Bottle Bill Resource Guide

2016 Rhode Island

House Bill 7193

Bill Number and Name Rhode Island House Bill 7193 – 
Beverage Container Deposit Implementation
Primary Sponsor Representatives Barros, Abney, Kazarian, Coughlin, & Solomon


01/14/2016 Introduced, referred to House Finance Committee

Beverages Covered

  • Carbonated
  • Noncarbonated
  • Alcoholic
  • Non-alcoholic

Deposits and Fees

  • Deposit: $0.05 refundable deposit on each container.
  • Unredeemed deposits: 25% of abandoned deposit amounts may be used by the Rhode Island Resource Recovery Corporation to support municipal and commercial recycling programs, 75% of abandoned deposits are to be remitted to the general treasurer and deposited in the general fund.

Redemption System

  • Redemption centers will be established by the Rhode Island Resource Recovery Corporation.
  • Return to reverse vending machine (RVM) will also be an option to consumers. Dealers shall allow installation of reverse vending machines on their property by the Rhode Island Resource Recovery Corporation.


  • Imposes a civil penalty of not more than $1,000 on any bottler, distributor, redemption center or dealer who violates any provisions of the proposed bill.Dealers who have not made timely and full payments will be subject to pay interest on unpaid payments at the rate of 1.5% for each month, until payment is made in full.

2013 Rhode Island Marine Debris Reduction Act

A bill for Packaging extended producer responsibility has been introduced in the Rhode Island House. The bill number is H5264, introduced on January 29th, 2013 by Representative Donna M. Walsh (D-Dist 36).

Bill Number and Name H 5264
Sponsors Representatives Walsh, Tanzi, Ruggiero, Handy, and Valencia
Types of Packaging Covered All materials used for the containment, protection, handing, delivery, and presentation of goods sold or delivered.
Summary Requires producers to take responsibility for the recycling of the packaging they introduce
Goals 80% recycling rate by 2020
Fees / Taxes None


Producers of packaging are required to develop their own program, public education plan, and funding source for the collection and recycling of their packaging from consumers.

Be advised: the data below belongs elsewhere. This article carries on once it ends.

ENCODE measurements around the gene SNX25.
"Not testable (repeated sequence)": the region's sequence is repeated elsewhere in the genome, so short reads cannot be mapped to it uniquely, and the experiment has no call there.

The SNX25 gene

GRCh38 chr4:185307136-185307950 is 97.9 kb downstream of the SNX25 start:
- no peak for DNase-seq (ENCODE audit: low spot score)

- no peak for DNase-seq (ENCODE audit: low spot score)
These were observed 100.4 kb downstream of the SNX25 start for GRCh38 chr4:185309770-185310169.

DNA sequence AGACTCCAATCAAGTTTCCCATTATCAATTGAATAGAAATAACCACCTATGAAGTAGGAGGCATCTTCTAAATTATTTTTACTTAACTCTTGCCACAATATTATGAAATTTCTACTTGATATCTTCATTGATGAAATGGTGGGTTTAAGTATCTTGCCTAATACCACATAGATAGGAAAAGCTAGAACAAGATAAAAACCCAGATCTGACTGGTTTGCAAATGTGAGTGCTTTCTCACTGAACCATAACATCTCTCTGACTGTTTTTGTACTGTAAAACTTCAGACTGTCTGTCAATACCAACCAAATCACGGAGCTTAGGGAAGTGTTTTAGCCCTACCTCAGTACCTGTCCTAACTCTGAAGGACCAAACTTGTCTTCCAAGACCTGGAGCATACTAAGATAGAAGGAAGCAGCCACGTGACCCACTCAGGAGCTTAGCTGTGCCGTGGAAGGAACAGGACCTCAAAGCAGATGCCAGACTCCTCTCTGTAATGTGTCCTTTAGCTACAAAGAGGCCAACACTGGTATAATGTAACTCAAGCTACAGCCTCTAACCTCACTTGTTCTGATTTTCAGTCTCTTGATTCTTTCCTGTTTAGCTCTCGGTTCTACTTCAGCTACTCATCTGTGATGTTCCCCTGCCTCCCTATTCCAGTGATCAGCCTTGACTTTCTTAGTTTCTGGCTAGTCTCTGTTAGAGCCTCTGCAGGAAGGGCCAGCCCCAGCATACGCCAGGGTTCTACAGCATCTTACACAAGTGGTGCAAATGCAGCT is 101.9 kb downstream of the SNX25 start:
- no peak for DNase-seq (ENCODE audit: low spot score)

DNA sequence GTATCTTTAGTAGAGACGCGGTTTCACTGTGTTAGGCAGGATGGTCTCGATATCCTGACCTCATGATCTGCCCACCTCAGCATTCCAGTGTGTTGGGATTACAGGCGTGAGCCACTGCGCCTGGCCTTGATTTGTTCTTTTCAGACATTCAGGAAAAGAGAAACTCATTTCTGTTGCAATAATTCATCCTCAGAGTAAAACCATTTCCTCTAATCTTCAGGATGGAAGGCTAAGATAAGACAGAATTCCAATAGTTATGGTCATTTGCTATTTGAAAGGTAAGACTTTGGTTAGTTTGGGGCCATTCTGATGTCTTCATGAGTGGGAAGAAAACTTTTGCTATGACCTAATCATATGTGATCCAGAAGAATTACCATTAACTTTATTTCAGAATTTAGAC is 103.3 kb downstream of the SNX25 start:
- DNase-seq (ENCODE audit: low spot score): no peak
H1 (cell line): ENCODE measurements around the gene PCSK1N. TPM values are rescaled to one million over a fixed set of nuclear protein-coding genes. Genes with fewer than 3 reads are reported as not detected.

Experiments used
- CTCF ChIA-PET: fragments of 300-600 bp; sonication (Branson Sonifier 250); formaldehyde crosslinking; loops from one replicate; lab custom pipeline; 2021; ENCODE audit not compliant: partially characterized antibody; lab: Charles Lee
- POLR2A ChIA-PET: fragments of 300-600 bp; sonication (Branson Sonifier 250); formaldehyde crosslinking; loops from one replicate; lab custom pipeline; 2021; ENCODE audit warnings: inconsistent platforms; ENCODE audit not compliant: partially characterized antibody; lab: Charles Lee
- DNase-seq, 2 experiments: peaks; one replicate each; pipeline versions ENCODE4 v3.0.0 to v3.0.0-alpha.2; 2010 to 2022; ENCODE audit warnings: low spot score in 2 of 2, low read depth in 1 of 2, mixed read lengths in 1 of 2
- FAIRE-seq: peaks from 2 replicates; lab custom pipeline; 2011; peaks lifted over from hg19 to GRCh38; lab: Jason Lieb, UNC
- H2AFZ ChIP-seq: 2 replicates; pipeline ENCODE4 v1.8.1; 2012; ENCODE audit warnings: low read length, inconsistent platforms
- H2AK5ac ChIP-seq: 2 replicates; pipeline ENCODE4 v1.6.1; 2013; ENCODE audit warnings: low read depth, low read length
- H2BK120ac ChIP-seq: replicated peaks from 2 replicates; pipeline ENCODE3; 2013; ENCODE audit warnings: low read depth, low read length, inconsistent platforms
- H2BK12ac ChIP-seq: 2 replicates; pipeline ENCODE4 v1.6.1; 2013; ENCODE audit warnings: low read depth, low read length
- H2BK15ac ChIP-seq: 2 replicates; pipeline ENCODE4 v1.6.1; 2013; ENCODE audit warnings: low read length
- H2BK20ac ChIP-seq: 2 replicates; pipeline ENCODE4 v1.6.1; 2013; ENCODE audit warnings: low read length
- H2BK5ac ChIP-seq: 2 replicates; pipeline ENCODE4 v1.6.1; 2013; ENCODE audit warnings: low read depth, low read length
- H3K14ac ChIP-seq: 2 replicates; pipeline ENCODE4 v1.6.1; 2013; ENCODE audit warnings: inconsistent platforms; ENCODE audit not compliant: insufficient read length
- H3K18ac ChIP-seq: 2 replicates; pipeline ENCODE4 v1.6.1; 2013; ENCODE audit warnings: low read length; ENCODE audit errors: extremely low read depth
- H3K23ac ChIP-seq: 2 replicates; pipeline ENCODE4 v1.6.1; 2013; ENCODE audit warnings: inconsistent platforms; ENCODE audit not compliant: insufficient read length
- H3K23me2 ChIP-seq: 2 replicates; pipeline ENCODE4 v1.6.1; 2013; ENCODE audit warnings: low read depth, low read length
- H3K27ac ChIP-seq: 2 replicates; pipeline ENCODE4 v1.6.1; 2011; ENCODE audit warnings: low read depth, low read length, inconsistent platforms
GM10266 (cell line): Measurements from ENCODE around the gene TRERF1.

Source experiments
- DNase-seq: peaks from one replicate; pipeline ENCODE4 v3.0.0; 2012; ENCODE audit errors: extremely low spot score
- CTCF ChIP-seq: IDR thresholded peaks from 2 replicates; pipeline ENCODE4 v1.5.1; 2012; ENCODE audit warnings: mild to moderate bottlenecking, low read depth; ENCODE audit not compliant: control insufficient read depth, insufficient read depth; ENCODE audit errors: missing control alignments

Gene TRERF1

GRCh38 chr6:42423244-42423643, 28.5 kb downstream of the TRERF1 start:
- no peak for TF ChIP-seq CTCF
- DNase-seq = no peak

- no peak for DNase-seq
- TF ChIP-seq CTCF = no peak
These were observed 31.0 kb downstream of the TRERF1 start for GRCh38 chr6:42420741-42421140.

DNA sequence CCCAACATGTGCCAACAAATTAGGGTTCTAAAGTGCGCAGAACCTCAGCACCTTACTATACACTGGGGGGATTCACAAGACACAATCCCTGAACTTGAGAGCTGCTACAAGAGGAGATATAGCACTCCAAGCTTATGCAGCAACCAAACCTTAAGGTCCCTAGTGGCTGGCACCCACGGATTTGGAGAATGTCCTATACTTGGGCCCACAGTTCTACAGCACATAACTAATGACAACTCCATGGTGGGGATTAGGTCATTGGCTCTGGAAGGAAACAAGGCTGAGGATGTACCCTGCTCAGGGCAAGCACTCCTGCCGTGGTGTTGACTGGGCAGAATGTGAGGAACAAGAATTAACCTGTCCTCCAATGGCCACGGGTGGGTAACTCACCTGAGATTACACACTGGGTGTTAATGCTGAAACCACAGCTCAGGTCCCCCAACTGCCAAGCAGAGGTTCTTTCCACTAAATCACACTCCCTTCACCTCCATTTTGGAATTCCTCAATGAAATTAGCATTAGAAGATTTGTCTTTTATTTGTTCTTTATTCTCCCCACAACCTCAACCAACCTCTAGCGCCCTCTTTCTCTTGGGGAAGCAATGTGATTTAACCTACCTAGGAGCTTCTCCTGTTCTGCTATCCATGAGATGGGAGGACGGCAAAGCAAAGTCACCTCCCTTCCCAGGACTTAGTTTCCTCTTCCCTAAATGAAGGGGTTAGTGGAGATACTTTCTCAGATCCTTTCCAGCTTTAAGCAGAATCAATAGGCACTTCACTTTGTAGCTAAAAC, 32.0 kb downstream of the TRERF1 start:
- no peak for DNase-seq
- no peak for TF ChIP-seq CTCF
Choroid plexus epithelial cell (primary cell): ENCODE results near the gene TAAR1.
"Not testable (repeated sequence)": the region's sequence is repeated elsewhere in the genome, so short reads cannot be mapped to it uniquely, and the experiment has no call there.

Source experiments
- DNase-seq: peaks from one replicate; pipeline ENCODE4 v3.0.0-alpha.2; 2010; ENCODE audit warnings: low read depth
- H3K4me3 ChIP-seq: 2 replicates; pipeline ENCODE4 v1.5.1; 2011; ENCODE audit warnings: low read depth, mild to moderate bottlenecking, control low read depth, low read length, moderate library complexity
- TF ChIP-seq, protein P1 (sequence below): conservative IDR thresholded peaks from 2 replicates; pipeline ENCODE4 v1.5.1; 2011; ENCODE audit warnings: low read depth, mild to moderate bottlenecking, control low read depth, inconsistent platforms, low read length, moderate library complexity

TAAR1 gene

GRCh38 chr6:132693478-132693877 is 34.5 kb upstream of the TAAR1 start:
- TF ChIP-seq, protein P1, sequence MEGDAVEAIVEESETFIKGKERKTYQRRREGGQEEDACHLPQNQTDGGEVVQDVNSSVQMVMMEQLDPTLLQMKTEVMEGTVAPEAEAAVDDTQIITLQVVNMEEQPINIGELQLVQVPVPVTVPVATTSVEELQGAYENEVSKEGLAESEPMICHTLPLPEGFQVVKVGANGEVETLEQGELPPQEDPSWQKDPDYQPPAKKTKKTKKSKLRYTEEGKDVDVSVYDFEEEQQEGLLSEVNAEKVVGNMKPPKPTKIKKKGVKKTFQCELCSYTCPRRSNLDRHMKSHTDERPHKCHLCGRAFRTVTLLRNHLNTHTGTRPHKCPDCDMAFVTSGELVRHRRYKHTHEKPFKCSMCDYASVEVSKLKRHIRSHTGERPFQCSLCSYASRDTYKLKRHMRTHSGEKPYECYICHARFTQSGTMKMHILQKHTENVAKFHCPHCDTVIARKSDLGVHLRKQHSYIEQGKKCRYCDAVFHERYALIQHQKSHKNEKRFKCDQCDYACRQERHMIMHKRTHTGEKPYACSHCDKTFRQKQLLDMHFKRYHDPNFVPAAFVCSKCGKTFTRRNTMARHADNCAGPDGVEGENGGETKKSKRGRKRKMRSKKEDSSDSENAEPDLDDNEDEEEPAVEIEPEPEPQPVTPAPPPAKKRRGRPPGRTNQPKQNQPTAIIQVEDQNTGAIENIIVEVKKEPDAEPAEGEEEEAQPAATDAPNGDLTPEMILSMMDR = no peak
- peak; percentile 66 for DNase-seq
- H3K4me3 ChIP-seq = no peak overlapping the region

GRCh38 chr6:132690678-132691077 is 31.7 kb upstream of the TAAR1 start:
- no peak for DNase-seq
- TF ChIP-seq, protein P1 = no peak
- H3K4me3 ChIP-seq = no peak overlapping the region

The bill sets a target recycling rate of 80% for all packaging materials by 2020. Recycling, in this bill, does not encompass waste-to-energy or conversion into fuel. The materials recycled must be used as "material input."

A specific plan for achieving the target recycling rate must be made for every material the producer produces.

Producers must also work with groups that conduct beach and marine debris cleanups, to gather specific information on how packaging materials become marine debris and how this kind of waste can be reduced.

Producers must submit reports to the state detailing how much packaging they create or import and how much is recycled.

Producers who fail to achieve the 80% target recycling rate for any given material must submit a fine to the state, which will be used to finance grant programs to increase the recycling of that material.


February 6, 2013: Introduced, referred to House Environment and Natural Resources

At an April 4 Committee hearing, the committee recommended measure be held for further study. That was the last heard from this bill as of September 14.

The 2008 Rhode Island Bill

Under S2771, Rhode Island's existing plastic bottle labeling law would be amended to add a 5¢ deposit to all beverage containers sold in the state (except aseptic and biodegradable containers) and implement a bar code labeling system.
Bill Number and Name S2771
Primary Sponsor Senate Majority Leader Theresa Paiva-Weed
Containers Covered any sealable beverage container composed of glass, metal, plastic or a combination and is produced for the purpose of containing a beverage. Excludes biodegradables, aseptics, and foil pouches
Beverages Covered carbonated and non-carbonated, alcoholic and non-alcoholic beverages, including packaged liquors and liquid mixes
Reclamation System Return to dealer or redemption center
Unredeemed Deposits 75% go to general fund; 25% used to fund program and other recycling initiatives


In addition to setting up a deposit-redemption system, HB 2771 would also require bar-code labeling to indicate its sale in Rhode Island. It would also ban the use of plastic rings or other non-biodegradable materials to bind beverage containers together.

The bill's primary sponsor, Senate Majority Leader Theresa Paiva-Weed, is a strong recycling proponent and recently held a recycling summit to discuss the relevant issues.

Midway through the legislative session, the original bill for a deposit law was replaced with a bill for a study on a deposit law, to be conducted by the Rhode Island Resource Recovery Corporation. The Corporation is supposed to report back to the legislature with its findings by January 1, 2009.

However, as of January 6, 2009, we have heard no word of this report.


February 27, 2008: Introduced and referred to Senate Environment and Agriculture Committee

April 23, 2008: Committee recommended measure be held for further study

May 21, 2008: Senate wrote an amended version (S2771 Sub A) that directs the Rhode Island Resource Recovery Corporation to conduct a study to consider container deposit legislaton

June 3, 2008: Sub A passed the Senate and was referred to House, for hearing on June 17

June 19, 2008: Sub A passed House and was referred to Governor on June 30

July 8, 2008: Sub A effective without governor's signature



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